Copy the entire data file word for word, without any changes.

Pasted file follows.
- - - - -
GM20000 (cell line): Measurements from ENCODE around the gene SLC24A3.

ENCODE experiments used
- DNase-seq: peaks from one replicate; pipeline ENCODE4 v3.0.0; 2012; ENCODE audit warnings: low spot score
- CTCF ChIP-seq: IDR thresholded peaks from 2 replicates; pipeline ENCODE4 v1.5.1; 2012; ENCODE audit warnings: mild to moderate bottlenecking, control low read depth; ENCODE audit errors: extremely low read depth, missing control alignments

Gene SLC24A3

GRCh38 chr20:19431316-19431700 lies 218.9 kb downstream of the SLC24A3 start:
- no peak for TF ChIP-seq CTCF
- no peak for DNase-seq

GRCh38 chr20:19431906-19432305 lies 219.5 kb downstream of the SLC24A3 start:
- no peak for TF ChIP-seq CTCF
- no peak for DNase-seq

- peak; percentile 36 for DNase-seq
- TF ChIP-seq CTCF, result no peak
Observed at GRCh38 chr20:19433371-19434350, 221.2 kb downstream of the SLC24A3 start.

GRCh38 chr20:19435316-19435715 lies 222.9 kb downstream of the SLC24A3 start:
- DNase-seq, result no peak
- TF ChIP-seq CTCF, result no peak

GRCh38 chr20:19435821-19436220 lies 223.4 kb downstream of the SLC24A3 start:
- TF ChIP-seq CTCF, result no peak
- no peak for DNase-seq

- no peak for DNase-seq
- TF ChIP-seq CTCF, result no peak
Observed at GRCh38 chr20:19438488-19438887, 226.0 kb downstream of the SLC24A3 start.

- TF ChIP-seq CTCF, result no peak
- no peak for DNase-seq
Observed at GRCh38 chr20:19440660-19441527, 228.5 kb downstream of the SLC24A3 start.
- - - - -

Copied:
GM20000 (cell line): Measurements from ENCODE around the gene SLC24A3.

ENCODE experiments used
- DNase-seq: peaks from one replicate; pipeline ENCODE4 v3.0.0; 2012; ENCODE audit warnings: low spot score
- CTCF ChIP-seq: IDR thresholded peaks from 2 replicates; pipeline ENCODE4 v1.5.1; 2012; ENCODE audit warnings: mild to moderate bottlenecking, control low read depth; ENCODE audit errors: extremely low read depth, missing control alignments

Gene SLC24A3

GRCh38 chr20:19431316-19431700 lies 218.9 kb downstream of the SLC24A3 start:
- no peak for TF ChIP-seq CTCF
- no peak for DNase-seq

GRCh38 chr20:19431906-19432305 lies 219.5 kb downstream of the SLC24A3 start:
- no peak for TF ChIP-seq CTCF
- no peak for DNase-seq

- peak; percentile 36 for DNase-seq
- TF ChIP-seq CTCF, result no peak
Observed at GRCh38 chr20:19433371-19434350, 221.2 kb downstream of the SLC24A3 start.

GRCh38 chr20:19435316-19435715 lies 222.9 kb downstream of the SLC24A3 start:
- DNase-seq, result no peak
- TF ChIP-seq CTCF, result no peak

GRCh38 chr20:19435821-19436220 lies 223.4 kb downstream of the SLC24A3 start:
- TF ChIP-seq CTCF, result no peak
- no peak for DNase-seq

- no peak for DNase-seq
- TF ChIP-seq CTCF, result no peak
Observed at GRCh38 chr20:19438488-19438887, 226.0 kb downstream of the SLC24A3 start.

- TF ChIP-seq CTCF, result no peak
- no peak for DNase-seq
Observed at GRCh38 chr20:19440660-19441527, 228.5 kb downstream of the SLC24A3 start.